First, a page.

Astute traders often monitor markets that trade on overnight, after-hours electronic platforms such as the Chicago Mercantile Exchange's Globex or the New York Mercantile Exchange's Access system. What they're looking for are markets that make significant moves overnight but then don't see that same follow-through when the regular trading session reopens in the morning. For example, let's say that natural gas trades up 10 cents overnight on Access to a new 20-day high. However, when the market opens for floor trading at Nymex the next morning, it never meets this call and opens up only 6 cents higher. When markets don't meet their original call, it's usually an early-warning sign of trouble, and the market is likely to reverse course.
As a follow-up, assume for the moment that S&Ps on Globex closed at 9:15 EST 10 handles higher, which would bring the S&P into new nine-day high territory. But on the regular opening at 9:30 EST, they're only five to six handles higher and immediately begin to sell off. This is another case of a market not making the call. However, keep in mind that if, between the time that the overnight system ended (in this case 9:15 EST) and the day session began (9:30 EST), an economic report or some breaking news item was released this would obviously invalidate the scenario of a market not meeting its call.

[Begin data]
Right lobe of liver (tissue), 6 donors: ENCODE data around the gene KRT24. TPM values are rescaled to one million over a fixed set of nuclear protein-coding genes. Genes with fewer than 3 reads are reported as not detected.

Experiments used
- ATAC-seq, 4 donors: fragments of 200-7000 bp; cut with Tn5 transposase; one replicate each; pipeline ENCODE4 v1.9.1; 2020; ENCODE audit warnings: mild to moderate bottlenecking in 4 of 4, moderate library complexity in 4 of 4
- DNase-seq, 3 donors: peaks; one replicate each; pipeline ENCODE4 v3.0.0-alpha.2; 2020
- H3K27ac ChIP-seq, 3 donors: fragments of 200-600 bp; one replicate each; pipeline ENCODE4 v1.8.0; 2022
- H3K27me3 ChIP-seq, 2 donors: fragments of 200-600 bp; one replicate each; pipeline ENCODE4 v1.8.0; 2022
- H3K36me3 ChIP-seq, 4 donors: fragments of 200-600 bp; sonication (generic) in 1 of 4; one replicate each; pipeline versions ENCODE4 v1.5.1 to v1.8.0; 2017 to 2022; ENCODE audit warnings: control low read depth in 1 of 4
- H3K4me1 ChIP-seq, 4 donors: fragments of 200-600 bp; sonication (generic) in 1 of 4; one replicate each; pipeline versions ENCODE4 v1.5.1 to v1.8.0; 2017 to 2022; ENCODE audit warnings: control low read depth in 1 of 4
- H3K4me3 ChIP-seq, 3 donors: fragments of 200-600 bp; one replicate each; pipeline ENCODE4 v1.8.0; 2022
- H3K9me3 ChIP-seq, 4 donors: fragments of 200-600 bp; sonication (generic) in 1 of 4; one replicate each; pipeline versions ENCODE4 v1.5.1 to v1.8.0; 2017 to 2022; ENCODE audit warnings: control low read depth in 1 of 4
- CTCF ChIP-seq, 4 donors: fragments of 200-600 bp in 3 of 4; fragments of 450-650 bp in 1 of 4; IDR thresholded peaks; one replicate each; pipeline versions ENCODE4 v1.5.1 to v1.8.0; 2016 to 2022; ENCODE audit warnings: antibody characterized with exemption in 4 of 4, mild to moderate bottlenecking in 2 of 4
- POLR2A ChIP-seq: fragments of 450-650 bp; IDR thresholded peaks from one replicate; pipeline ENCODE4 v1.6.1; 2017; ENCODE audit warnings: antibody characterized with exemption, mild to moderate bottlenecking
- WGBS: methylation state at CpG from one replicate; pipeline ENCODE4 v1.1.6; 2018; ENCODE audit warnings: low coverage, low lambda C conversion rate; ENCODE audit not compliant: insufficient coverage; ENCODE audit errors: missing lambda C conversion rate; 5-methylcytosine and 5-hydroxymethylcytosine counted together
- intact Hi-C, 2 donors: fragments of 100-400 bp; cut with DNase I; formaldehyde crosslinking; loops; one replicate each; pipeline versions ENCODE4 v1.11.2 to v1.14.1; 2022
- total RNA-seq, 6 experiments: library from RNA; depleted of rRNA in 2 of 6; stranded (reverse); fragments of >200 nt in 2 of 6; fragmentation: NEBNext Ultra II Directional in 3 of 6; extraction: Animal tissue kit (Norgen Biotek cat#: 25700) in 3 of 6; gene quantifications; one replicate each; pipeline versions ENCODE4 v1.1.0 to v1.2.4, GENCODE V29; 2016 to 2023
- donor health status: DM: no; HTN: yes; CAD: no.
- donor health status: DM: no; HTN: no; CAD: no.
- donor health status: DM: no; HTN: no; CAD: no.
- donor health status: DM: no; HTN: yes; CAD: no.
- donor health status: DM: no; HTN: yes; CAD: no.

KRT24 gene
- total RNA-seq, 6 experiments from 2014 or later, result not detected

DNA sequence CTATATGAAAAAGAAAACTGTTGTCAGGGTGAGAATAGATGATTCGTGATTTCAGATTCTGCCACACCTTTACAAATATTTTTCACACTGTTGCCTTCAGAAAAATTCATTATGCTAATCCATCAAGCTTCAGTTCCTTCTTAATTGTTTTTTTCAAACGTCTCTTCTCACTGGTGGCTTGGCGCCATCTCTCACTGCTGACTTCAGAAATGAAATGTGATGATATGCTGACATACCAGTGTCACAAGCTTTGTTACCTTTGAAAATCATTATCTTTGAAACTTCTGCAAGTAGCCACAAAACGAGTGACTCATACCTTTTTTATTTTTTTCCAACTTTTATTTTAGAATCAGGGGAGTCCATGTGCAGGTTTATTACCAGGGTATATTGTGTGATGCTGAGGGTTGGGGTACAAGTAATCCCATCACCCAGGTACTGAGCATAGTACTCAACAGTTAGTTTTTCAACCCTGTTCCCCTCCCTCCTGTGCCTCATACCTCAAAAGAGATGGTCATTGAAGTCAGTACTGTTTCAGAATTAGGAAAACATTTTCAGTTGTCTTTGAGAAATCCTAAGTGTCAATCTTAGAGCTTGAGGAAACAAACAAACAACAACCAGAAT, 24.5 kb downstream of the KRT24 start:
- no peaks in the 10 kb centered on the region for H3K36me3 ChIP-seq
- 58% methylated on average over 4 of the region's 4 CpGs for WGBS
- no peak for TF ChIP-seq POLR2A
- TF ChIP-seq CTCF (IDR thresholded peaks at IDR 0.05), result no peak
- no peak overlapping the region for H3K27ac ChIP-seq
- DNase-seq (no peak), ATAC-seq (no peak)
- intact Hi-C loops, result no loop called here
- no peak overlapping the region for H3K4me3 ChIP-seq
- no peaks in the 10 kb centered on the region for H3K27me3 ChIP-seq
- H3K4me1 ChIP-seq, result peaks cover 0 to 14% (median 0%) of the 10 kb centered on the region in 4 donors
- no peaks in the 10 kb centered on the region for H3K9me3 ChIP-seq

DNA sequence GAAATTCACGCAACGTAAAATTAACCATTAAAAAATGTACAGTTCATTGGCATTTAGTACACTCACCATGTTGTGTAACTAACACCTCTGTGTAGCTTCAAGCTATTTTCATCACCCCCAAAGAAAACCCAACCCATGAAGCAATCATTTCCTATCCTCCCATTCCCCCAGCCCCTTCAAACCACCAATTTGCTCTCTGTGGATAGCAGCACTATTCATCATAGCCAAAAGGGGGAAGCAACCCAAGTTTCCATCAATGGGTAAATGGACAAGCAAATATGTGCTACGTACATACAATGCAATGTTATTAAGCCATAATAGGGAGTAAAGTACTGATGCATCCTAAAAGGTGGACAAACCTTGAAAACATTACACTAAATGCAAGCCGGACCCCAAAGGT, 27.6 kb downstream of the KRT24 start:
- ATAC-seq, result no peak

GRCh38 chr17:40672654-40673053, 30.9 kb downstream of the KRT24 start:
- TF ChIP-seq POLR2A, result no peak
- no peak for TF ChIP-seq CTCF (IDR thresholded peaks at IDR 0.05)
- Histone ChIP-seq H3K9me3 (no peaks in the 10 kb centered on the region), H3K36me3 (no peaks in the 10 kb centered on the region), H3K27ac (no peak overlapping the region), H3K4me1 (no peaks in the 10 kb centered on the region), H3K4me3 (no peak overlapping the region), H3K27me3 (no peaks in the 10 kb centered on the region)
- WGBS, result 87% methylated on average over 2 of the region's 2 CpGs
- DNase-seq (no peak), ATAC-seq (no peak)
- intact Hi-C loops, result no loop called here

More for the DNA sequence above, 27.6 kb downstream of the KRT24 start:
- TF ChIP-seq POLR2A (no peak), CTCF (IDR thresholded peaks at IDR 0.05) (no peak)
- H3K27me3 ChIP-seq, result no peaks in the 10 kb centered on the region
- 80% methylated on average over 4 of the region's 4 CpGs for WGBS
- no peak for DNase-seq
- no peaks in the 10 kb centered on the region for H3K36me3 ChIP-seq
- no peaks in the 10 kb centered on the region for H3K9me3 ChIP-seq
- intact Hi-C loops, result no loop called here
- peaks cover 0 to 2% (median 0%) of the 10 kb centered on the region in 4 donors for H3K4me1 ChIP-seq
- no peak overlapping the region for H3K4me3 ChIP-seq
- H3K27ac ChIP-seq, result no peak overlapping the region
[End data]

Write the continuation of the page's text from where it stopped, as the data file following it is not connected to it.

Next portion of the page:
I remember back in August 1991 when Gorbachev was placed under house arrest during the Russian coup. Brent crude oil in London traded up 4 on this news. However, when New York crude oil opened later that day, the market came in only 2 higher. Such a significant disparity between New York and London was an early-warning signal that something was just not right. At the end of the day, oil futures had traded all the way back down to unchanged.
Most of the time a trader discovers why the market never made its opening call only after the fact. Instead of worrying about specific particulars and why one thing may or may not have impact on the market, it's much easier just to react to the price action exhibited by that commodity or stock. If Company XYZ announces earnings that look spectacular, but instead of opening up $2 higher as indicated, the stock XYZ opens only $0.50 higher, sell it. Later on, let some analyst tell you that stock
XYZ's earnings were not as good as they looked. Or, if OPEC reaches a production-cut agreement and crude oil is supposed to open higher and instead comes in lower the next day, sell that too. Let some oil guru tell CNBC later on that two or three oil-producing nations were already cheating on the new quotas.
Was this article helpful?